A genetic defect in sex cells may predispose to childhood leukemia

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Monday December 17, 2012

A genetic defect in sex cells may predispose to childhood leukemia

Rare atypical form of the PRDM9 fertility gene found in parents

Researchers at the Sainte-Justine University Hospital Center and the University of Montreal have found a possible heredity mechanism that predisposes children to acute lymphoblastic leukemia (ALL), the most common type of blood cancer in children. According to their findings published in Genome Research, the presence of a genetic defect in the egg or sperm that give rise to children with ALL may be a prerequisite for the disease to develop.

A significant number of children with ALL are thought to inherit a rare PRDM9 gene variant responsible for the abnormal sex cells–a gene variant that puts their own children at risk of having ALL-predisposed offspring.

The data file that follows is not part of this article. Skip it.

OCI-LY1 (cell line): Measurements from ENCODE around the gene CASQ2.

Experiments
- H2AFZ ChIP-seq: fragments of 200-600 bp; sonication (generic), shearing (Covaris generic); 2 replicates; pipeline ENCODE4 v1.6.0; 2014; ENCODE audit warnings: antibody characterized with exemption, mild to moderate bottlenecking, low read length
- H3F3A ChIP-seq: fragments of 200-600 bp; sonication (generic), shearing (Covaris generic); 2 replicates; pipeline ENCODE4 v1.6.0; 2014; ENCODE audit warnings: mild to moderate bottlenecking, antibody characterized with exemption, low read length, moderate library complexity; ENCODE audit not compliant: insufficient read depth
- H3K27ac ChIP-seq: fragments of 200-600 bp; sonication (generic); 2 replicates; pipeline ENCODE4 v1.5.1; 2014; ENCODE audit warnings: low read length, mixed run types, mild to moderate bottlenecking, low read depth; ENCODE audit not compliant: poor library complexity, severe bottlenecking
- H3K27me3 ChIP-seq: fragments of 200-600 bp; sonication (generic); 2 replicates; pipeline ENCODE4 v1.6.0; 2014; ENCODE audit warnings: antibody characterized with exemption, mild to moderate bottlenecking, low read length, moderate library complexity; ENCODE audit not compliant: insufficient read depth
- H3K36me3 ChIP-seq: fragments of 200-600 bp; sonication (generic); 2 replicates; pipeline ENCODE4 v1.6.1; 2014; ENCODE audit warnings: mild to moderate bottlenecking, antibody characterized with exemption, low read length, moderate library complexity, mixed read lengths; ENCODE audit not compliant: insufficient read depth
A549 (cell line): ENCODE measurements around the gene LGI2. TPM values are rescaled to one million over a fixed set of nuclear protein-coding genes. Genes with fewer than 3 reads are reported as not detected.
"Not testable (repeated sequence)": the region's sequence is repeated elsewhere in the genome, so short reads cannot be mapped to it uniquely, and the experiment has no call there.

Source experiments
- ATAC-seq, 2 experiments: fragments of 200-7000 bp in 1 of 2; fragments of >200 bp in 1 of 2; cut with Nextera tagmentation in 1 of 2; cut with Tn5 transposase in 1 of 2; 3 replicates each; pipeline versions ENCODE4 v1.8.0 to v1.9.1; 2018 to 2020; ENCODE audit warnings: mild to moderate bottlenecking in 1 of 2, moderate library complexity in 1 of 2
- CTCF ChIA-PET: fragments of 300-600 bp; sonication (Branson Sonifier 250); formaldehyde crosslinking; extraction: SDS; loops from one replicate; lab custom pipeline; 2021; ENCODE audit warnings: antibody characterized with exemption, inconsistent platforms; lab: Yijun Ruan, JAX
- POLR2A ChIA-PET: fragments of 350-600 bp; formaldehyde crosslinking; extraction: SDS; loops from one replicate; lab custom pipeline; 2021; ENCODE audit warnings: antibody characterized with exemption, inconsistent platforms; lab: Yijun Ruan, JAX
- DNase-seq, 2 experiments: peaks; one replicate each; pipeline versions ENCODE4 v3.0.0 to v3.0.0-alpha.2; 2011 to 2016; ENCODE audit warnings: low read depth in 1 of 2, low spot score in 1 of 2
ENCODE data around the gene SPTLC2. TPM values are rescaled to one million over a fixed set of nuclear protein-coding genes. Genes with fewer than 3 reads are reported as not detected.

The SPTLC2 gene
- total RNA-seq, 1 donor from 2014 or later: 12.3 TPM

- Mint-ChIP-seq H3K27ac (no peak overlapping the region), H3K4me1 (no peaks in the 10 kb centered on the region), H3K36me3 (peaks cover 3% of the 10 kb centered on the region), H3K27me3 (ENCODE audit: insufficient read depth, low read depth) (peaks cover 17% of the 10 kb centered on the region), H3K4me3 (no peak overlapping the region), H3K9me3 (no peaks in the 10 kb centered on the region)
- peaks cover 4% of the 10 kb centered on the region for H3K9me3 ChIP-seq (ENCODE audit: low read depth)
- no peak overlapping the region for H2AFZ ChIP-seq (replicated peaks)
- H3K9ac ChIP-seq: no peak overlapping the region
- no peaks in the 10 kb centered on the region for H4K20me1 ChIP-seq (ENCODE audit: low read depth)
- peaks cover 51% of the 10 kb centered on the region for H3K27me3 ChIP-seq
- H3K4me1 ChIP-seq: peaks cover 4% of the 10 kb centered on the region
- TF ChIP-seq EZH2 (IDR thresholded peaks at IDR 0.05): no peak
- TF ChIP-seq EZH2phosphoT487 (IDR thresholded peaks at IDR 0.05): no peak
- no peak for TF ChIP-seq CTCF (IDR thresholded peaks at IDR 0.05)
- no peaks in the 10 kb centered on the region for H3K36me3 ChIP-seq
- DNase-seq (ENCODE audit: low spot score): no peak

“Our findings indicate ALL susceptibility to be partially hereditary. However, it is not classic heredity in the sense that the abnormal genetic variant does not need to be passed from parent to child for offspring to have the disease,” explains Julie Hussin, a doctoral student in Genomics under the direction of Dr. Philip Awadalla, a genetics researcher.


“Instead, the genetic defect in the egg or sperm from which the children developed is thought to predispose them to leukemia,” continues Julie Hussin. “However, only the children who inherit the genetic variant run the risk of transmitting ALL predispositions to their offspring.” According to the study, more than three quarters of families with affected children have an atypical form of the PRDM9 gene, with half the patients inheriting this genetic variant. The defect is expressed at unusual positions along chromosomes during formation of eggs in females, or sperm in males.

To read de press release: http://www.nouvelles.umontreal.ca/udem-news/index.php

To learn more: Genome Research le 5 décembre 2012


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